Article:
I THEREFORE MOVE ​that the Los Angeles Homeless Coordinator and the Los Angeles Homeless Services Authority coordinate with the​ Los Angeles Department of Mental Health, the Los Angeles Department of Health Services, social service providers and philanthropy to develop and implement a Rapid Results Encampment to Home pilot program for the Rose-Penmar area.

I FURTHER MOVE​ that the program utilizes a wide array of tools – long-term housing with services, crisis housing, shared housing, bridge housing, Project Roomkey, and “safe camping” areas with services – to provide an alternative to unsafe and unsanitary sidewalk encampments that restrict access to the public right of way in the Rose-Penmar neighborhood.

I FURTHER MOVE​ that the City Administrative Office identify funds, including HHAPP funds, federal or state COVID-19 emergency funds, or reprogrammed dollars from less effective programs, to fund the program.




Comments (6)

  1. Jane Gomez

    We had a curfew imposed on the residents yesterday. But the homeless were exempted and free to loot, steal and riot. Bonin and Garcetti gave them the key to the city as well as you’re belongings. it’s times like this that show this city’s lack of leadership.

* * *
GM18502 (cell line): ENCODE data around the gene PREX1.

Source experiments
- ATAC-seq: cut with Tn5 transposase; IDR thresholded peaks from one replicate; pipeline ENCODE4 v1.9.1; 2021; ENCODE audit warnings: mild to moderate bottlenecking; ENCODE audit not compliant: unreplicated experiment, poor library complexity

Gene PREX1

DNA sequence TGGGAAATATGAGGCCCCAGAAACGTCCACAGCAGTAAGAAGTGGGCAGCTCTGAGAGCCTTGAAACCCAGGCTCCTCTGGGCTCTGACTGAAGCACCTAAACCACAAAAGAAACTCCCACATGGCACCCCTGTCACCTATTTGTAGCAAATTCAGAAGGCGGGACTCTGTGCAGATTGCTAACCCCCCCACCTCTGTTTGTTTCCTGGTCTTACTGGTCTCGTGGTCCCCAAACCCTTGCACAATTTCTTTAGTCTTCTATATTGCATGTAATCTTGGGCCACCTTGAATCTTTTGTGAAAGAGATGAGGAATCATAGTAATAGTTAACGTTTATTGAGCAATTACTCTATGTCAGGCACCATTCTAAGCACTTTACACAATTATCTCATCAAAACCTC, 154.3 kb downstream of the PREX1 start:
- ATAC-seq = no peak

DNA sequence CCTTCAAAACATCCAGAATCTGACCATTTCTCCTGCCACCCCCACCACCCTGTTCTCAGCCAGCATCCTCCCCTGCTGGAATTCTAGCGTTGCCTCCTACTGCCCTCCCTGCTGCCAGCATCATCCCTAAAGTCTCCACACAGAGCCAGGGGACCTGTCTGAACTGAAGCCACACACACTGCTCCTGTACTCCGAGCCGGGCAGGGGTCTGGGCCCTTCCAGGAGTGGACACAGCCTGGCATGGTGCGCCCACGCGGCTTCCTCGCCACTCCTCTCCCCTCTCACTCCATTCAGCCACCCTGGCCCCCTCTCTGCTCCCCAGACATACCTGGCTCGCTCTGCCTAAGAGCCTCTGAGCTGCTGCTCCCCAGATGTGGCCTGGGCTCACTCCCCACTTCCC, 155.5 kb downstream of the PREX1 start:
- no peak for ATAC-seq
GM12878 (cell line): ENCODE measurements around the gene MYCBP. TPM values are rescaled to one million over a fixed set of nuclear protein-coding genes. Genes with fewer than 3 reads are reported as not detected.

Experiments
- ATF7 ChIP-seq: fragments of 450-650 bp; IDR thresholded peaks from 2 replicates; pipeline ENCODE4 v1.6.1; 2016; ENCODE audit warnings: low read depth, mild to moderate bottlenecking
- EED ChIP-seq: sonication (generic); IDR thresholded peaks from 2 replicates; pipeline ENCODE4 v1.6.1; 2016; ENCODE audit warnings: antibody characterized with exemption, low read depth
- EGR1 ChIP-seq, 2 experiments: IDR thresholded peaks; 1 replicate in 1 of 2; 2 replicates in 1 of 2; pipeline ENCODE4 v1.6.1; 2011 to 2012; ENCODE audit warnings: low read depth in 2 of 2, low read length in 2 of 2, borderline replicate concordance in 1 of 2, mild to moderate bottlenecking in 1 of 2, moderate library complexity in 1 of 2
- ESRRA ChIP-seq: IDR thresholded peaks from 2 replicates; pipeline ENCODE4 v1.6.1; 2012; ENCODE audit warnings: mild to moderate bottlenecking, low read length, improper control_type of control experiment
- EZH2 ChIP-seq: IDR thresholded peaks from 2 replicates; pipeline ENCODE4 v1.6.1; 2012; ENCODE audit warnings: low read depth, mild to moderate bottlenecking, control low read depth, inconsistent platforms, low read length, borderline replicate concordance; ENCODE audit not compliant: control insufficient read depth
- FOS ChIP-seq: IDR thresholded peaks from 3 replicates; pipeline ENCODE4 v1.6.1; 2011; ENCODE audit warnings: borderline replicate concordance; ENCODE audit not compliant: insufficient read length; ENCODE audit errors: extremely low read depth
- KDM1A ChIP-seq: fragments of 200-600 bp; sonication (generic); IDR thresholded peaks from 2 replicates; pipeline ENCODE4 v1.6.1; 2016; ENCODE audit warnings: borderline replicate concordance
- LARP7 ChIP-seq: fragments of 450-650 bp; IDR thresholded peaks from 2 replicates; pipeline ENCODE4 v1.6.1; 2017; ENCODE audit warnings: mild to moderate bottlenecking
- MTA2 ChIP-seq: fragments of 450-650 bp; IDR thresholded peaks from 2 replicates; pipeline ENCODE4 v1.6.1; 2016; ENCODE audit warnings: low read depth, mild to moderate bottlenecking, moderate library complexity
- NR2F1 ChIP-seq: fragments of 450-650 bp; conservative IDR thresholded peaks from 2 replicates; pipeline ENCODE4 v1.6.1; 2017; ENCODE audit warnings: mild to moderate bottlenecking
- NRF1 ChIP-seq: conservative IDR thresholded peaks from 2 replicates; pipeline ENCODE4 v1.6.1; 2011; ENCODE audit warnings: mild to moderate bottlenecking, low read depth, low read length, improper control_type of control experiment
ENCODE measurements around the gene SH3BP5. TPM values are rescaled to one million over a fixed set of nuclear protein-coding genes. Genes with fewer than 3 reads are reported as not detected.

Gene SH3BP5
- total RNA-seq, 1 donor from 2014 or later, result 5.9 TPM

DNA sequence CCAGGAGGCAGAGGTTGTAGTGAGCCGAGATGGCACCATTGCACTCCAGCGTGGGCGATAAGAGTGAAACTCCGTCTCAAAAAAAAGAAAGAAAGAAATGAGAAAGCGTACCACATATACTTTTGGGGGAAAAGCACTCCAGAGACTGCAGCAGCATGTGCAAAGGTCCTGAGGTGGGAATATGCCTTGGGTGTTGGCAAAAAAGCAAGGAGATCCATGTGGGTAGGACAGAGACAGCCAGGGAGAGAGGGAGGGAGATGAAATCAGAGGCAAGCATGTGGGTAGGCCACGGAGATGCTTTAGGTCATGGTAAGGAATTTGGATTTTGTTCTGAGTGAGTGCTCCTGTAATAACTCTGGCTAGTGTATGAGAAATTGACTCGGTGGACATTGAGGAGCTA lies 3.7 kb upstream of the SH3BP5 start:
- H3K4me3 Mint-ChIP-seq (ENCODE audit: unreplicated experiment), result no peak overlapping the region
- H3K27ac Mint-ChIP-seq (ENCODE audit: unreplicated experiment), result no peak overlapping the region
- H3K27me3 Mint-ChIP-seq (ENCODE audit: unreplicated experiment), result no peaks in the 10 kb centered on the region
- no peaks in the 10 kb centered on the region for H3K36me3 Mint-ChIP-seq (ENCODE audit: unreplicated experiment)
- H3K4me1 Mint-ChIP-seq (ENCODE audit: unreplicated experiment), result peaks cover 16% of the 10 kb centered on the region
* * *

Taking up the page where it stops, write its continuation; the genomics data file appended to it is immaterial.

2. john Ryan

    “US Park Police”, what do you think the Department of Interior has to do with Penmar Park?

  3. Kelly Flintridge

    Yesterday I rode my bike on Skid-Rose with my son, my mistake. In broad daylight, a man from the encampment pulled down his pants, fully exposed, and urinated right there into the street in front of me and my 10 year old son. Last week, I drove by and got a glimpse of two people having sex in an open tent. This is a daily occurrence in BROAD DAYLIGHT. This is unsafe, unsanitary, shocking and repulsive. And every day it grows. I can’t believe this is my neighborhood and the state of Rose Avenue is an embarrassment to city officials and law enforcement. There are laws – how come they don’t apply to this neighborhood?! Covid has become an excuse to allow lawlessness.

    • The V.

      hope he was wearing a mask and practicing social distancing by peeing 6 feet away from you and your son.

  4. Ed Washington

    Wake up people. They have plenty of beds and housing for these bums. They just don’t want to go. Haven’t any of you figured out what is going on here. The advocates your tax dollars are paying for. keep these people on the streets so the can rob and steal. The the advocates can get more money from you the taxpayer. Biggest scam I have ever seen.

  5. Carol Reynes

    No, the easement on the north side of Rose Avenue in front of the Penmar Golf Course is not owned by Recs & Park.